The Theory of No Change

Theory-based evaluation is the order of the day. However, many theory-based evaluations focus on programme logics rather than actual theories of change. Programme logics start with the components of the project or programme, and discount all contextual factors and activities of other actors as external. This is inadequate as it does not account for the potential relevance of these external factors. Theories of change (as opposed to programme logics) reflect systems, including all relevant actors and actions. Based on the inadequacy of the existing approaches, Dr. Wörlen developed a concept that helps framing complete theories of change that is based on a review of case studies and evaluations and synthesizes these experiences into a coherent and consistent set of preconditions for project success that can serve as the basis for evaluations.

The Theory of No Change (TONC) is a theory of change for sustainable energy programmes. These typically start from a certain level of e.g. renewable energy deployment or utilization of energy efficient appliances in a country and the objective is to make these technologies used more widely, through policies, market transformation programmes, subsidies and additional financing or information interventions. It starts with the four main groups of stakeholders which can influence the effectiveness of such a project or programme in the energy policy field: the users, the providers of goods and services (“supply chain”), the financiers and the policy makers. All of these have a role to play in order for the project or programme to be effectively implemented, and if they do not play this role, this constitutes a barrier to project success. Six types of barriers have been identified: they are not aware, they do not have the expertise to fulfil this role, they cannot afford to play the role, they are not motivated or interested in playing the role, playing the role would not be cost-effective or they have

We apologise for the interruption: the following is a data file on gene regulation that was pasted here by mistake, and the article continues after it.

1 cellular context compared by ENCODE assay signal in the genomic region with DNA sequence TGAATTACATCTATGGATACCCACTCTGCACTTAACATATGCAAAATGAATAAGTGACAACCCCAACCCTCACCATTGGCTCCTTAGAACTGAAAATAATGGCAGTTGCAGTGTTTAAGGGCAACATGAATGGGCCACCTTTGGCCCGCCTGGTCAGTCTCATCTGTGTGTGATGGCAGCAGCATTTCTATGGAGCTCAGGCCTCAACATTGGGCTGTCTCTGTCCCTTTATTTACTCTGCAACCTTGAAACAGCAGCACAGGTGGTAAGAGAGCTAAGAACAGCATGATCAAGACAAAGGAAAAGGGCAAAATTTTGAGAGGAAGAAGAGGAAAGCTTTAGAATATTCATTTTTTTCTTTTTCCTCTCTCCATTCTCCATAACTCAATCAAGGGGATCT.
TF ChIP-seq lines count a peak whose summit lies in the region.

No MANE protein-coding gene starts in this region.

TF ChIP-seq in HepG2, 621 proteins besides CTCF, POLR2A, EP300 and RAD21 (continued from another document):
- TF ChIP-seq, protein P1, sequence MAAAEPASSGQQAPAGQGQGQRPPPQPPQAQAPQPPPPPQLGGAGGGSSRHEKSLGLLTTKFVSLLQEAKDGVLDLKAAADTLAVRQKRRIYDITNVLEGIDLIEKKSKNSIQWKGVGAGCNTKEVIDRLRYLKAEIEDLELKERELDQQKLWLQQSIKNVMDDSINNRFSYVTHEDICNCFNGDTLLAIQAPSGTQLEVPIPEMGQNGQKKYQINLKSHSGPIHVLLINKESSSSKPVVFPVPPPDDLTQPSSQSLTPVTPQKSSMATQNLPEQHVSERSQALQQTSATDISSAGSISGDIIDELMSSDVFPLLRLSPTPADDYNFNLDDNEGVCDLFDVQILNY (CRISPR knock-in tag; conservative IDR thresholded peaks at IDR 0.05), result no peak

no access to the technology.

The TONC has been developed on the basis of two meta-reviews of evaluations of two sectoral
transformations. Its general applicability to different areas of policy and evaluation is being tested.